It’s the rare company that doesn’t host training sessions or send their people out for professional training from time to time.
And there’s a tendency for some outfits to stick with the same kind of training format, no matter who’s involved and what’s on the table, whether it’s new technology, company policies, hands-on work skills, etc.
Get stuck in a training rut and three things happen:
- people “hate” training and don’t give their full attention
- there’s no real learning or growing going on, and
- it’s money flushed right down the toilet.
Solution: Tailor every training experience to the method that gets the best results.
Here are three of the most common examples:
1. Lectures work best when the speaker’s discussing theory or personal experience.
But overall, lectures are the least effective type of training because it’s the least interactive.
For example: You wouldn’t lecture staffers on using a new piece of equipment.
2. Hands-on training is generally the best choice for all kinds of training because it comes closest to replicating real-life situations.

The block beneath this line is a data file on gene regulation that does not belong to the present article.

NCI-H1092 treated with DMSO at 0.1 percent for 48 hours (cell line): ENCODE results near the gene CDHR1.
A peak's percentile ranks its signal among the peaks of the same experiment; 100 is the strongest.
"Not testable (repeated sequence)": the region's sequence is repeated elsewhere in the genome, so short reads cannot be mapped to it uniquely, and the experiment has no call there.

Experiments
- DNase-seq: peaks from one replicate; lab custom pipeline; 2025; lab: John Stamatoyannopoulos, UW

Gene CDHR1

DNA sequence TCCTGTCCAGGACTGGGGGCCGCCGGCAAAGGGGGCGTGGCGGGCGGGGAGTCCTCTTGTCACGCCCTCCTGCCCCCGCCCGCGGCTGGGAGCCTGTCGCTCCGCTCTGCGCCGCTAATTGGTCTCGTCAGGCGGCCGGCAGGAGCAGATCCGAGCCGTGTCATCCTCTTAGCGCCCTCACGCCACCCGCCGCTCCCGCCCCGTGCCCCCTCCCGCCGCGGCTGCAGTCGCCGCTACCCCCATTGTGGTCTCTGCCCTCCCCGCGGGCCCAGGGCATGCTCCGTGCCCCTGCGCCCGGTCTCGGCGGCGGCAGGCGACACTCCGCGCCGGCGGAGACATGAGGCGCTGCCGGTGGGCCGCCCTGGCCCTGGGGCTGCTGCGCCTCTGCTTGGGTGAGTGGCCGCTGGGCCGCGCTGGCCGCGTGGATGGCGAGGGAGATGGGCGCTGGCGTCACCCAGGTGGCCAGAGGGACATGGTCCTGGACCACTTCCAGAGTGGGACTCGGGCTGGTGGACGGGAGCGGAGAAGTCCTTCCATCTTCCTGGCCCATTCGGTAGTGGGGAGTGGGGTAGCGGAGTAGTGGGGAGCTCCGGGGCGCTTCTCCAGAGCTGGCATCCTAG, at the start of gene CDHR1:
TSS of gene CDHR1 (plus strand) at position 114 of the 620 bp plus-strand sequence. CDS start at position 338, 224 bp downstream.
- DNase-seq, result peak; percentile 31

There’s nothing wrong with people “going for a drive” during training. Let them make mistakes and ask “dumb” questions now. That’s what training should be for.
When they’re back on the job, they can flex their “muscle memory” and get cracking on the new process at hand, because they’ve tried it already.
The downside? Hands-on training is usually more expensive and can be tricky to pull off.
3. Audio/visual aids are perfect for conveying good results as well as the consequences of making mistakes.
They’re also a welcome break from talking.
People remember more when they’re utilizing multiple senses – sight, touch, hearing.
Your best bet: Use all three training methods for training whenever possible.